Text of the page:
17m journeys across London every week are made without cash, as we increasingly move towards contactless payments. Is the UK going the same way as countries like Sweden, where cash is all but dying out? And what does this mean for vulnerable groups like the elderly?

By Mark Richards

Figures came out from Transport for London (TfL) this week, showing that half of all Tube and rail pay-as-you-go journeys across the capital are now made using contactless payments.

That is a 25% increase from two years ago, with the move to contactless also being mirrored on London’s buses and trams, where 45% of payments are contactless.

Launched on London’s buses in December 2012 and across Tube and rail services in September 2014, contactless payments now account for 17m journeys across the capital each week.

As Shashi Verma, chief technology officer at TfL, commented, “Contactless ticketing has made travelling around London and the South East by bus, Tube or rail quick, convenient and affordable.”

Affordable? Surely the price is the same however you pay? No: TfL’s contactless ticketing system automatically calculates the best value fare based on a passenger’s specific journey history and then charges them at the end of the day.

With the new Elizabeth Line due to open in December 2018 we can expect the proportion of contactless payments to increase further with some stations in London – unsurprisingly Canary Wharf is one of them – already seeing 60% of journeys made using contactless payments.

So is it goodbye to cash?

We have written previously about countries that are moving towards a cashless society – and no country better exemplifies this than Sweden, with many banks now simply not handling cash at all. Only a quarter of people living in Sweden say they use cash “at least once a week” and only 15% of retail transactions are in cash. When you consider the relatively low value of many retail transactions – “I’m just popping down to the shop for some milk, love” – that is a staggering figure.

But a cashless society does not suit everyone, especially vulnerable groups like the elderly.

“As long as there is the right to use cash in Sweden we think people should be able to use it,” said a spokesperson for the Swedish Pensions’ Organisation. “We are not against a cashless society: we simply want to stop it from going so fast.”

But with many shops in Sweden openly displaying ‘no cash’ signs, Sweden’s older people seem to be fighting a losing battle.

Will the same thing happen here?

If I am any guide then yes it will. Until recently I was a staunch advocate of cash. I thought cash was quick, convenient and reminded you just how much you were paying for something. But I finally caved in – largely thanks to my daughter’s ridicule – and put Apple Pay on my phone. Now I use it all the time – and I am increasingly irritated by demands for cash. Having never gone out without cash in my pocket, I am now quite happy to take my cards and my phone. Yes, cash is quick, but now I think it is inconvenient. Find a hole in the wall, a pocketful of small change. No thanks…

…And then there is our window cleaner. Once a month he cleans our windows and on a Friday night, he bangs on the door for his money. On a couple of occasions, we simply have not had any cash. Either we have had to go to the cash point or he has had to come back. What a waste of everyone’s time. How long before he comes round with a card reader? Better yet, how long before we pay him directly into the bank?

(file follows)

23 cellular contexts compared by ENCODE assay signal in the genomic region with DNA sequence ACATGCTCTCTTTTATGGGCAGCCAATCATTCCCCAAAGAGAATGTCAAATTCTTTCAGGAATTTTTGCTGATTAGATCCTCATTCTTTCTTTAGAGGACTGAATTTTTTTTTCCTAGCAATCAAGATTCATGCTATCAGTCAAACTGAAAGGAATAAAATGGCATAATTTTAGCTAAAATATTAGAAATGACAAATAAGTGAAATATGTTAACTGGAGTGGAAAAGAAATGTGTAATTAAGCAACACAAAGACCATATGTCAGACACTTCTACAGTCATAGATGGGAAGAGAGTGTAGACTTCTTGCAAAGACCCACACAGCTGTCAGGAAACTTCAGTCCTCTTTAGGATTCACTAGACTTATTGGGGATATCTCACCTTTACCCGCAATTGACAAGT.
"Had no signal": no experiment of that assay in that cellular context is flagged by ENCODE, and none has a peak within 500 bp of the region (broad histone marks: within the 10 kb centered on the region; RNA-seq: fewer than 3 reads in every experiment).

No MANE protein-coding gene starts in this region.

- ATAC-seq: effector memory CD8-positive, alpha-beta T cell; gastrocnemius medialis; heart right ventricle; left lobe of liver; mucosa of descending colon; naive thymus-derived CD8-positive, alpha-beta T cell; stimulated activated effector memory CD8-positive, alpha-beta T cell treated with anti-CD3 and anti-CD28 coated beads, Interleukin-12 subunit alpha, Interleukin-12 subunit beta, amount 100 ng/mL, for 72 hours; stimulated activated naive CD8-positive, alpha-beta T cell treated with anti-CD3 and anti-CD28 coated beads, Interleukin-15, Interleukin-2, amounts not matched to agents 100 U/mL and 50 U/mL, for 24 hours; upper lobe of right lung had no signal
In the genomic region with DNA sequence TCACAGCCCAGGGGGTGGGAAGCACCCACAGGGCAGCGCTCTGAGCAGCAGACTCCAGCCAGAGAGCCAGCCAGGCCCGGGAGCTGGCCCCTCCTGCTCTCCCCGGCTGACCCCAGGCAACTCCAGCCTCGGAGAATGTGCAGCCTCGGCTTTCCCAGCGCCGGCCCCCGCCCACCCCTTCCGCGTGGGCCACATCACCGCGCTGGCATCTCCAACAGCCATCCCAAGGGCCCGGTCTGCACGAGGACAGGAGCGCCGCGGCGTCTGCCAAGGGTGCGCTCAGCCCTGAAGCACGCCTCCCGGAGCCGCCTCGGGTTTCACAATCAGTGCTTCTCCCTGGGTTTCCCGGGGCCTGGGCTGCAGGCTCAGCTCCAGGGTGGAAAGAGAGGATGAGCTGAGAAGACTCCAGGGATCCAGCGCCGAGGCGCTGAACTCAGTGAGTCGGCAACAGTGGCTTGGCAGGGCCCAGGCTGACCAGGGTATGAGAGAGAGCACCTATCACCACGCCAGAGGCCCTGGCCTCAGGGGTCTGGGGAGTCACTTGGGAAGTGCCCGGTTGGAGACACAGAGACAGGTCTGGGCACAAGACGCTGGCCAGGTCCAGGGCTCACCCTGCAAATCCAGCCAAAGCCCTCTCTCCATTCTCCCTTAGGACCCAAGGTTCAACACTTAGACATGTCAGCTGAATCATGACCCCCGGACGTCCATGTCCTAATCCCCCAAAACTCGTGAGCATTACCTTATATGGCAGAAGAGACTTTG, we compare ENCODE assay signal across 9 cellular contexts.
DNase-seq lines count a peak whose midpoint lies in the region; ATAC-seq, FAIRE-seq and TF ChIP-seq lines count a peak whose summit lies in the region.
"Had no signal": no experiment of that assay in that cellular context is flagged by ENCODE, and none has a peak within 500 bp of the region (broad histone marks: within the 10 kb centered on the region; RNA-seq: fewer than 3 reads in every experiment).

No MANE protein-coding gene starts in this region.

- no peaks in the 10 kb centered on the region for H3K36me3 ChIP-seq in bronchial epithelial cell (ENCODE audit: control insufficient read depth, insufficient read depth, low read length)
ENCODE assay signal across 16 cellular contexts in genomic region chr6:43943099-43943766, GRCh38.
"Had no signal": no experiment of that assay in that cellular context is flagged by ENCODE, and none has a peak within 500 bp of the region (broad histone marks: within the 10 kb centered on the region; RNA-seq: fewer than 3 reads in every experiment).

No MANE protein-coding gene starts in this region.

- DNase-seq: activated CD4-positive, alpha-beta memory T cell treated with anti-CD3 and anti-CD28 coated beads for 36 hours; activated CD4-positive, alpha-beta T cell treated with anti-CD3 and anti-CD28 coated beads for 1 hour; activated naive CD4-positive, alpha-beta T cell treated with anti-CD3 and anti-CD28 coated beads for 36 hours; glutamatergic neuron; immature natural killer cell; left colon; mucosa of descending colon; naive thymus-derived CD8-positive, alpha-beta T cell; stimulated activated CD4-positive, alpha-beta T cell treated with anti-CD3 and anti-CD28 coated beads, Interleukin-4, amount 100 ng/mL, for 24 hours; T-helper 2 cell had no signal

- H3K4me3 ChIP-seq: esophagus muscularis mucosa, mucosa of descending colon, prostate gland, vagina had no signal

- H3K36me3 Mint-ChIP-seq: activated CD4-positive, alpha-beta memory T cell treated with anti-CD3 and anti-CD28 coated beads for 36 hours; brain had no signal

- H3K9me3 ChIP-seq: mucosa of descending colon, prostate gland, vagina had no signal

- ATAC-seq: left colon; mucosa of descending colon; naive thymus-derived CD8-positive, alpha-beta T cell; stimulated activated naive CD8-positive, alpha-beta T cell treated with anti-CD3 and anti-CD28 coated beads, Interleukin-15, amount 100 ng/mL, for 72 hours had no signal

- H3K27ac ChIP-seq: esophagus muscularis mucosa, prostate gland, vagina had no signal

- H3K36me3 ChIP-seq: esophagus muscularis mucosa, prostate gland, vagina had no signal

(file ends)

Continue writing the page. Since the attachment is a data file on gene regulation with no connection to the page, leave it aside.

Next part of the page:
Clearly window cleaners – and many other tradesmen – have preferred being paid in cash for obvious reasons. But Chancellor Philip Hammond dropped a heavy hint in his Spring Statement that this state of affairs was not likely to continue. The Chancellor is ‘seeking views’ on encouraging business who want to use digital payments. And why wouldn’t he? Digital payments can be tracked and taxed and would represent a way to strike back at the black economy.

The generational shift

With pressure from the Government and even people as old as me forsaking cash, clearly, the traditional way of paying is in trouble. When I look at my children (24, 22 and 19) I see a generation who will simply live their life on their phone.

“Have you got your train tickets to go back to uni?” “Yep, they’re on my phone.” So is his cash and so is everything else. With millennials due to make up 75% of the workforce by the middle of the next decade, it is not just journeys around London that will be made without cash.

Factor in technology…

We wrote recently about blockchain and the way in which it will impact our lives. Blockchain in unquestionably going to pose a threat to retail banking. Factor in the decline of cash and bank branches come under a direct threat. I cannot think when I last went to my bank, but I distinctly remember thinking its sole purpose was to take cash from high street traders and give them assorted bags of change in return. As the use of cash dwindles and more and more banking transactions move online, those big branches on the high street will be obsolete.

…And those banks will not be handling cash. Back in Sweden, none of the bank branches around Stockholm’s Odenplan offers cash.

So where does that leave the elderly and the vulnerable?

It is a relevant question. Are we now moving towards a society divided between cash and contactless? And will those people paying cash be charged a higher price – as is already happening in Sweden? For older people who do not always feel comfortable using a card, who may not have a computer at home and who have not grown up with the technology, these will be very real problems. As governments race to ‘encourage’ the end of cash, they should be careful not to leave a vulnerable section of society behind.